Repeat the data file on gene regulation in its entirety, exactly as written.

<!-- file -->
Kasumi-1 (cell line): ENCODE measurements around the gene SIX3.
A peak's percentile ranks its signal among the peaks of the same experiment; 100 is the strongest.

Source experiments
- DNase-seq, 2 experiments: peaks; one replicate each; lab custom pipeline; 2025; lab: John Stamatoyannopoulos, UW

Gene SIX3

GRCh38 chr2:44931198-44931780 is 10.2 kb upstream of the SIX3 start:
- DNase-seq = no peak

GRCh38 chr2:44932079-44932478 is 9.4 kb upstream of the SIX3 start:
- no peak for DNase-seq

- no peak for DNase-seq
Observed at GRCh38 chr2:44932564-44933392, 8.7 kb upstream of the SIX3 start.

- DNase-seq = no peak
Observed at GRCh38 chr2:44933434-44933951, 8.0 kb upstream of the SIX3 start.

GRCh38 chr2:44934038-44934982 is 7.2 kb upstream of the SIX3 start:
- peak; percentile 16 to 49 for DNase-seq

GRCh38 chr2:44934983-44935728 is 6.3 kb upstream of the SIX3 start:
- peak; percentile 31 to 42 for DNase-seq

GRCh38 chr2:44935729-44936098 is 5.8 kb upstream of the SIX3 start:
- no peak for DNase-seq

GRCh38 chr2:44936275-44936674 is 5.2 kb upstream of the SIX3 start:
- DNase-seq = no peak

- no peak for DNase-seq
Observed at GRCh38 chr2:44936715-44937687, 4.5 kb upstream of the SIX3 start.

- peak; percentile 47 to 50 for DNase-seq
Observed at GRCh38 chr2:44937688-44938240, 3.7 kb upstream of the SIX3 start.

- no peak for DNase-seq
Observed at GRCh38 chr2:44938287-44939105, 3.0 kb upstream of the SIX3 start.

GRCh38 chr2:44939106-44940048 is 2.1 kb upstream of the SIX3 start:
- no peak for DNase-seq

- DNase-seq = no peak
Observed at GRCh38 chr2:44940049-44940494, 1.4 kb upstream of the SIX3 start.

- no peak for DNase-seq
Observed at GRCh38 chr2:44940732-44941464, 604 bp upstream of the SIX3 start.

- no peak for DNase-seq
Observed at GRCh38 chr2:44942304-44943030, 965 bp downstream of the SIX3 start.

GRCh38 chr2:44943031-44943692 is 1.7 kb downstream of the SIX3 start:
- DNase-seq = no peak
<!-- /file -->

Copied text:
Kasumi-1 (cell line): ENCODE measurements around the gene SIX3.
A peak's percentile ranks its signal among the peaks of the same experiment; 100 is the strongest.

Source experiments
- DNase-seq, 2 experiments: peaks; one replicate each; lab custom pipeline; 2025; lab: John Stamatoyannopoulos, UW

Gene SIX3

GRCh38 chr2:44931198-44931780 is 10.2 kb upstream of the SIX3 start:
- DNase-seq = no peak

GRCh38 chr2:44932079-44932478 is 9.4 kb upstream of the SIX3 start:
- no peak for DNase-seq

- no peak for DNase-seq
Observed at GRCh38 chr2:44932564-44933392, 8.7 kb upstream of the SIX3 start.

- DNase-seq = no peak
Observed at GRCh38 chr2:44933434-44933951, 8.0 kb upstream of the SIX3 start.

GRCh38 chr2:44934038-44934982 is 7.2 kb upstream of the SIX3 start:
- peak; percentile 16 to 49 for DNase-seq

GRCh38 chr2:44934983-44935728 is 6.3 kb upstream of the SIX3 start:
- peak; percentile 31 to 42 for DNase-seq

GRCh38 chr2:44935729-44936098 is 5.8 kb upstream of the SIX3 start:
- no peak for DNase-seq

GRCh38 chr2:44936275-44936674 is 5.2 kb upstream of the SIX3 start:
- DNase-seq = no peak

- no peak for DNase-seq
Observed at GRCh38 chr2:44936715-44937687, 4.5 kb upstream of the SIX3 start.

- peak; percentile 47 to 50 for DNase-seq
Observed at GRCh38 chr2:44937688-44938240, 3.7 kb upstream of the SIX3 start.

- no peak for DNase-seq
Observed at GRCh38 chr2:44938287-44939105, 3.0 kb upstream of the SIX3 start.

GRCh38 chr2:44939106-44940048 is 2.1 kb upstream of the SIX3 start:
- no peak for DNase-seq

- DNase-seq = no peak
Observed at GRCh38 chr2:44940049-44940494, 1.4 kb upstream of the SIX3 start.

- no peak for DNase-seq
Observed at GRCh38 chr2:44940732-44941464, 604 bp upstream of the SIX3 start.

- no peak for DNase-seq
Observed at GRCh38 chr2:44942304-44943030, 965 bp downstream of the SIX3 start.

GRCh38 chr2:44943031-44943692 is 1.7 kb downstream of the SIX3 start:
- DNase-seq = no peak